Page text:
Dakota: Defintiely. Like this year, I’m not gonna go out and try to do the same trick I did on a spot last year. It’s about how good you can do it until you can’t do it anymore. Regardless of what I’m doing, I just wanna snowboard and see how much shit I can do. And being able to put it into a movie and having that connection with people watching it, I think that’s gonna be really cool because I’ve never really had that. Having your own little blip in this movie and seeing all the people at the premiere is going to be cool. And as far as us all being friends and doing what we want to do, I think this video is just a really good expression of what we’re doing and where we’re at right now. That’s why I’m most hyped on it.


Jakob: Like, how could you go out, film and get shit done without people who are your friends?


Kris: Especially snowboarding, it’s so much fucking work. Generator, winch, shovels… You need like a moving van to film in the streets.


Caleb Kinnear / Photo by Kolben Saetre

Caleb Kinnear front smith / Photo by Shannon Evans


Building out and hitting a street spot definitely nurtures camaraderie. It’s almost like a team building exercise. And I think that kind of local camaraderie can only exist under a locally owned business or shop. I mean, when you look at a national chain like Zumiez and how it affects the scene here, it’s a parasite feeding off the infrastructure that local shops like Boarderline and Blue & Gold built. And I think that’s something this generation is getting wise to, that it actually matters where you spend your money.

Kris: Exactly, your dollar goes further than just across that counter [at Blue & Gold]. Nobody opens up a local snowboard and skate shop to get rich, but you can make the scene rich. You know what I mean? And that’s what [Blue & Gold] cares about. I think that gets misunderstood for some people in the scene, as being kooky or some shit. But that whole shop does a lot for the scene. What the fuck would we have if that shop wasn’t open?


Dakota: This video wouldn’t be here.


Kris: We’d have Zumiez, that’s it, and who the fuck wants a Zumiez?


Dakota: Nobody. Fuck Zumiez.


Jakob: It’s worse than Hot Topic.


Kris: If you had to work at Zumiez, Hot Topic, Pac Sun, or what’s that hat store? Hatland?


Dakota: Lids.


Jakob: Hot Topic all day (laughs).


Kris: But what if you had to wear the kit? Like a fishnet shirt, a choker, make-up and those pants with all the hooks on them? (laughs.)


Jakob: All leather too…


Jakob Blees, lipslide / Photo by Shannon Evans


(Laughs). Before I really started writing, I was making snowboard edits. Now, whenever I hear a song, I always think of it in terms of a video part. When you hear a song, do you start editing a video part in your head to it?

Jakob: Yea, we’ll just sit there and think of songs…


Kris: …and if the song is sick, then, for sure, I’ll be like, “what’s the intro? Is the intro gonna fit it? Is the ending good? Can you chop a part to it?” Because a lot of times a song is too long, or too short.



And some songs are just too sick. Some songs are just too good for some parts.

Kris: Yea, there are rules, dude. You can’t put a dope song in a mediocre part.


Dakota: You don’t want to waste a sick song on a decent part. You want your riding to live up to the hype of the song.


Kris: That’s why I stopped using songs on Instagram [edits], because I got tired of wasting songs. And I think it’s sick without any music.


Dakota: I definitely like that too. Through the five to ten second clip, or whatever it is, you kind of get a sense of the vibe of the session. I even like the way the skateboard sounds sometimes...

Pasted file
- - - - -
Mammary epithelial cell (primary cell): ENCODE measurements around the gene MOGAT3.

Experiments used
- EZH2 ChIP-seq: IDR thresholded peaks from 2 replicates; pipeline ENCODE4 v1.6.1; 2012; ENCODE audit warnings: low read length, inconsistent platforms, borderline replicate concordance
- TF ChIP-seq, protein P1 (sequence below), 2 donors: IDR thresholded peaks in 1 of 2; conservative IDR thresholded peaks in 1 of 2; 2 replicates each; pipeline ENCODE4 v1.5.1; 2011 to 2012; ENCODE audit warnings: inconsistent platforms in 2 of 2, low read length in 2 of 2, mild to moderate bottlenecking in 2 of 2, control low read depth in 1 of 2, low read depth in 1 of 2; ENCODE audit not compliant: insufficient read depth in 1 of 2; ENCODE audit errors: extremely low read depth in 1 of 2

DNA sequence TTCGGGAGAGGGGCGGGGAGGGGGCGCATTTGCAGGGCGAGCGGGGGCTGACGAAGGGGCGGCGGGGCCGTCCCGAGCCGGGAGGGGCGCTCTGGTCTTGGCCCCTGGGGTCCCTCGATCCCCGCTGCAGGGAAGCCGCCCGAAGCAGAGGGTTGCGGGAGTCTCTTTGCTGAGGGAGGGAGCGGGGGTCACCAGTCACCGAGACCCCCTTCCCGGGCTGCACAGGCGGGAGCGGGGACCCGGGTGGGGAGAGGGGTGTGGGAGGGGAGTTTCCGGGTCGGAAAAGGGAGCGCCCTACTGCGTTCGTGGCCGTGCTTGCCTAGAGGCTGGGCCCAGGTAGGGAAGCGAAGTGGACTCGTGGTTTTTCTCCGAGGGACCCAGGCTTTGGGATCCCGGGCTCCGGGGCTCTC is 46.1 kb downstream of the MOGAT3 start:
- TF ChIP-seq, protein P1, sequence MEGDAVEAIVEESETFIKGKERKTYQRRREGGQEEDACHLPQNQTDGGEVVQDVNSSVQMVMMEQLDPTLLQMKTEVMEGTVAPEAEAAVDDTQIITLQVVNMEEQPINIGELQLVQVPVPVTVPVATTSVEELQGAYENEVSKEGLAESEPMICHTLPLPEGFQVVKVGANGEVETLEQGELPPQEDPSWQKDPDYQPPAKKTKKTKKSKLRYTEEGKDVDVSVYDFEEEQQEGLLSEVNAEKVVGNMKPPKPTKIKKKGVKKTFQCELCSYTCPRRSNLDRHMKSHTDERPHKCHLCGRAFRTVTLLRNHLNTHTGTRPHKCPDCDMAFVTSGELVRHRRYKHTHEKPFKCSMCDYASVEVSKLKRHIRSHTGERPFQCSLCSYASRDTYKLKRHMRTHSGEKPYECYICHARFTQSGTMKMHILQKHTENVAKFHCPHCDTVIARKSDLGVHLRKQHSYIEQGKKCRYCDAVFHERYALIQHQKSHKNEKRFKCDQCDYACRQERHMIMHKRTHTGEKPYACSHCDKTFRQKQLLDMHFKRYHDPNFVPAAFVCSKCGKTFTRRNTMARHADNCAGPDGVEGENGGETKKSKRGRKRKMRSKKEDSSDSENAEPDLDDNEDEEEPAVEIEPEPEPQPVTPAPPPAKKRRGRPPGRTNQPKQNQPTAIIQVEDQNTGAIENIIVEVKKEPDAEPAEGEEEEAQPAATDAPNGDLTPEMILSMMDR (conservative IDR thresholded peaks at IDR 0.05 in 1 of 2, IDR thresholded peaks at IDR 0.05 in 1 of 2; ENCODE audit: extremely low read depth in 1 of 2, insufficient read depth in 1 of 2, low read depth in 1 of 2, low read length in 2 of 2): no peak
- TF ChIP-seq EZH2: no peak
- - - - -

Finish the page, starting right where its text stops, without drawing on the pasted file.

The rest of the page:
Kris: …you’re spiritual as fuck (laughs).


Dakota: But seriously, if you listen to like a Dylan [Rieder] clip, for instance, it just sounds right. Maybe that’s just me, but I’ll listen to something without music and be like, “that was sick.” But then you put like INXS over it and it’s the sickest thing ever.


Do you think that you could listen to just the audio of someone’s part and know who it is?

Kris: Like an audiobook?


Dakota: If I’m just driving in my truck, listening to skateboarding, it would be the sickest thing ever (laughs).


Kris: He could like call the tricks and shit. “Crook… no, no, switch crook!” (laughs.)



(Laughs) In the last ten years or so, snowboarding has undergone this genre-tization, where street riding, big mountain, backcountry, and mini-shred have all expanded into their own thing and snowboarding has become a much bigger sport because of it.


Dakota: I think it makes it so much more creative because you can’t look at a down rail the same way as everybody used to look at a down rail. Someone might look at it and be like, “I’m gonna back lip the whole thing,” and someone else is gonna come up and be like, “I’m gonna Natas spin on the top and drop into the stairs and hit the other side.



What, right now, are you stoked on in snowboarding?

Dakota: I’m hyped on how it’s coming back to homie videos. If you look at all the main productions that’ve been going on, what main productions there are, there’s something more to them than these people have the same sponsors so they ride together. It’s all homies riding together. That’s what I wanna watch. Even if you are gonna watch the same spot a couple of times, it’s still sick because it tells a story through the friends riding together. And that’s what we do. Me, Jakob and Caleb, more so than anybody else, have been hanging out for a long time.


Dakota McKenzie, 5-0 / Photo by Shannon Evans

This video, and by association you guys, represent the next generation of snowboarders and skateboarders in Alaska who will influence this generation and future generations of Alaskans, and I don’t think that’s something to be taken lightly. Whether you realize that or not, it’s kind of a burden.

Dakota: I’ve never really thought about that (laughs).


Jakob: I never thought about that either.


Kris: I never thought about that until maybe an hour ago, to be honest. We were just eating dinner and I brought something up about the scene now and basically what you just said. But I’ve never thought of it before because we haven’t even had the [Evoke] premiere yet.